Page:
What is a Physician Assistant?

Physician Asistants

What Is a Physician Assistant?

 

If you’re looking for a ripe field in medicine, why not consider being a PA or Physician Assistant? A prominent personality when it comes to health care and maintenance, a Physician Assistant has many similarities and few differences with a medical doctor and a nurse.

 

Introducing the Physician Assistant

This particular position is akin to nurse practitioners and medical doctors in that they are all considered to be primary care providers. On a legal basis, they are nationally certified and licensed by the state to practice medicine. They function mainly as part of a team and are capable of diagnosing health issues and prescribing medications to their patients.

 

Educational Prerequisites to Be a PA

The educational background needed for this career is closely related to that of Medical Doctors and Nurse Practitioners. In fact, the prerequisite needed for this course is the same as with MDs and NPs.  Although such prerequisites may vary from one school to another, here are the typically requirements before you can enroll for a PA course:

 

  • Biology with laboratory
  • General Chemistry with laboratory
  • Human Anatomy with laboratory
  • Human Physiology with laboratory
  • General Microbiology with laboratory
  • Non Science Courses which includes Statistics and English Composition

 

Education Requirements to Be a PA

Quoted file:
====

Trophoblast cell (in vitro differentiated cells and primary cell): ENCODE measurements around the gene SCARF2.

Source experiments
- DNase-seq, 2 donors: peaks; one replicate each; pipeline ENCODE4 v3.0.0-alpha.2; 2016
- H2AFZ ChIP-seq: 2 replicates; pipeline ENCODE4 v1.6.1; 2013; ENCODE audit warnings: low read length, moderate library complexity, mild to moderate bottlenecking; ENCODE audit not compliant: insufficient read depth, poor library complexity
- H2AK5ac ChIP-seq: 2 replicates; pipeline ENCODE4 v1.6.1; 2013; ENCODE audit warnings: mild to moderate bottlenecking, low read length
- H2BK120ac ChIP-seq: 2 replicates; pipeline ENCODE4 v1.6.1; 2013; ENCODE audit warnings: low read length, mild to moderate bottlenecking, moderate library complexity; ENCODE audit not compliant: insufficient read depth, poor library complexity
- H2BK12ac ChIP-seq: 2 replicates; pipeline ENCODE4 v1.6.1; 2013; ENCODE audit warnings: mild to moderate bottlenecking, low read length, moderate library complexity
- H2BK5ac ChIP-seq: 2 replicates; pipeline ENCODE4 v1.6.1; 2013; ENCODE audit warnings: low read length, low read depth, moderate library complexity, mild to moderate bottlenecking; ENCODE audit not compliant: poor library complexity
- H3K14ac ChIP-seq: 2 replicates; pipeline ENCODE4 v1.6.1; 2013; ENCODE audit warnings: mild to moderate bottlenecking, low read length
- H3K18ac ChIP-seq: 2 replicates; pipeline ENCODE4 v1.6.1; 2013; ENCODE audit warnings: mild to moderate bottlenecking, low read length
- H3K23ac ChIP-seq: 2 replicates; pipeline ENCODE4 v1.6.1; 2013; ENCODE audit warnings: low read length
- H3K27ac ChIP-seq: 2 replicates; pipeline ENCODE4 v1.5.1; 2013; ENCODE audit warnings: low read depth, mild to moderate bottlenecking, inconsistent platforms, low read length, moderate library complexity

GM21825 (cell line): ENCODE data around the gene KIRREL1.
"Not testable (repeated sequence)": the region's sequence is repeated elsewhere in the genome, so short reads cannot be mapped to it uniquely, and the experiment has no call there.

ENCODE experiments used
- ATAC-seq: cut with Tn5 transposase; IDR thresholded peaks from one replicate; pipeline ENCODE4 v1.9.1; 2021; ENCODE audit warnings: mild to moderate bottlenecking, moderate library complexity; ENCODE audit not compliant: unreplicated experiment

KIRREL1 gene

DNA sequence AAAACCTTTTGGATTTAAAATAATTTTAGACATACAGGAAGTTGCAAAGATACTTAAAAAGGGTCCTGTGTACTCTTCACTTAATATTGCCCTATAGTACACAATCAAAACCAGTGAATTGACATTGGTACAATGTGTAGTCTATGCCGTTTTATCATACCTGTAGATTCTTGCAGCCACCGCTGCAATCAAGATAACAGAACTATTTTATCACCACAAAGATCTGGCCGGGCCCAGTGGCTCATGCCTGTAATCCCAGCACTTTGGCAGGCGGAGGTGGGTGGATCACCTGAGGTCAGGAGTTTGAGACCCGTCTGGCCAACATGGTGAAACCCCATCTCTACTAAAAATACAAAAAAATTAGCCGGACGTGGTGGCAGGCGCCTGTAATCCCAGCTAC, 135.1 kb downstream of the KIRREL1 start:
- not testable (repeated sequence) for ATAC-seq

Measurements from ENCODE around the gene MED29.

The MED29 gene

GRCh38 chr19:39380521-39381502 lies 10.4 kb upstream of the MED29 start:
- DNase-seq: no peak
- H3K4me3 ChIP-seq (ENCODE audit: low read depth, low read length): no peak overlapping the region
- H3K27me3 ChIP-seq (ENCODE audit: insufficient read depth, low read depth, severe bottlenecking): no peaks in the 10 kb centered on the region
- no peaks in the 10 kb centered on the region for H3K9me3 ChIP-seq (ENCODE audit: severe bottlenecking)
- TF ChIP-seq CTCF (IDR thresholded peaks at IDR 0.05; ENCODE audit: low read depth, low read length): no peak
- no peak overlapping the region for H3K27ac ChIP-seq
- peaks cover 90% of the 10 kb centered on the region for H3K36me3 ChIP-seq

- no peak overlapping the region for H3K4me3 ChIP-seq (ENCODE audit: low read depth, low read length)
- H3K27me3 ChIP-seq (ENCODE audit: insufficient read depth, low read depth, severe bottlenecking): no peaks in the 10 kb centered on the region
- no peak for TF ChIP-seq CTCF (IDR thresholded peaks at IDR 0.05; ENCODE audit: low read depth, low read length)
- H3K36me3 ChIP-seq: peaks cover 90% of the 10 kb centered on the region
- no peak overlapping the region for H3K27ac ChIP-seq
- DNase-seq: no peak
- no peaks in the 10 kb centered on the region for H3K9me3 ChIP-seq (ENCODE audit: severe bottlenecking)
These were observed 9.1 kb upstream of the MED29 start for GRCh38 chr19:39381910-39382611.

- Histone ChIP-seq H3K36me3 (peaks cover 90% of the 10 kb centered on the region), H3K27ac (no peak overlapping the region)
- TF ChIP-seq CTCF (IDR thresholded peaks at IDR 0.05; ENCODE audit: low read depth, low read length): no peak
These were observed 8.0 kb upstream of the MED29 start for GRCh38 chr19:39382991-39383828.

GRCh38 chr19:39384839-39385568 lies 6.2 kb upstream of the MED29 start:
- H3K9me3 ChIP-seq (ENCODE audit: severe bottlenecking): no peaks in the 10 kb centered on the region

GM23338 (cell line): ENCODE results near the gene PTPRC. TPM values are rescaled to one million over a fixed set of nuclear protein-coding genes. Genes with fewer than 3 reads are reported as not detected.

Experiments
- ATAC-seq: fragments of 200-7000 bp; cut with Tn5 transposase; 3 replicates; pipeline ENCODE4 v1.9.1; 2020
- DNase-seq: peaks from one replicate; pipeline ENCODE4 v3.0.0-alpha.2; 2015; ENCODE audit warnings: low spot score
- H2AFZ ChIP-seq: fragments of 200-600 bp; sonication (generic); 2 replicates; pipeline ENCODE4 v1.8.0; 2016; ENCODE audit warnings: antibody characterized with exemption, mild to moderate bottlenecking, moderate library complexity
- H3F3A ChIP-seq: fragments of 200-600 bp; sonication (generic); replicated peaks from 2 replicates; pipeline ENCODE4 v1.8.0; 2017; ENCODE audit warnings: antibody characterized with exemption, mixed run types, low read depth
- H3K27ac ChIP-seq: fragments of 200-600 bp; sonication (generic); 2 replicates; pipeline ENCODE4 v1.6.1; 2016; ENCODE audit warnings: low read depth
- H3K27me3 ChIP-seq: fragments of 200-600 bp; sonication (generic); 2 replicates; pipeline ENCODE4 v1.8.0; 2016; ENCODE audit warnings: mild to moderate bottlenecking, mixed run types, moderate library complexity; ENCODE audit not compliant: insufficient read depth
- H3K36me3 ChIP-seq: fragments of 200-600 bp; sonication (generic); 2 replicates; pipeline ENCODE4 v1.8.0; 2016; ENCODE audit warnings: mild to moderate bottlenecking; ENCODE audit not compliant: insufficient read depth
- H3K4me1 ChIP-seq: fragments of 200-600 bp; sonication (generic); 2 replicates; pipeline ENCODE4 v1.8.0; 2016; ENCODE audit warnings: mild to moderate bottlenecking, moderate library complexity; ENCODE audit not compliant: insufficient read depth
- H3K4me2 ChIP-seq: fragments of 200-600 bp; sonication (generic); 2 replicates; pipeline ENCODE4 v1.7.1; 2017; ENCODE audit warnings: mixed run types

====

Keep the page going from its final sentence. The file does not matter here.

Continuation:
Once all the prerequisites have been met, students will go through 3 years of classes comprised of in-room learning and 2,000 hours worth of clinical rotation. The technical lessons will include an even more in-depth study of basic sciences, clinical medicine, and behavioral science. The 2,000 hours clinical rotation will involve the following aspects of medicine:

 

  • Family medicine
  • Internal medicine
  • Pediatrics
  • General surgery
  • Pediatrics
  • Emergency medicine
  • Psychiatry
  • Obstetrics and gynecology

 

After graduating, PAs are required to take a standardized test before they can practice. First the PA must pass the PA National Certifying Exam or PANCE which is under the control of the National Commission on Certification of PAs. Afterwards, they must get a license under the state they will be practicing. Studying for your boards? Check out our PANCE Review Course!

 

Note that recertification is necessary every 10 years to guarantee the quality of practitioners in the profession. This is done through the PANRE Exam. Check out NPAE’s PANRE Review Course! There’s also a continuing medical education comprising of 100 hours performed every 2 years.

 

Roles and Responsibilities of a PA

What does a PA do? The daily duties of someone in this position vary, depending on the exact nature of their job in the hospital or clinic. For the most part however, professionals are allowed to:

 

  • Take medical history
  • Conduct physical exams
  • Diagnose illnesses
  • Provide treatment
  • Prescribe medications
  • Provide help on preventive care
  • Make rounds in hospitals and other medical institutions
  • Provide surgery assistance only. PAs are not allowed to operate.

 

It’s therefore remarkably easy to confuse a PA with an MD as they also make the rounds, perform patient checkups and issue prescriptions. As with doctors however, experience is an important aspect of this profession. PAs who have had more than 10 years of experience may be given wider roles and responsibilities within the limit of state laws.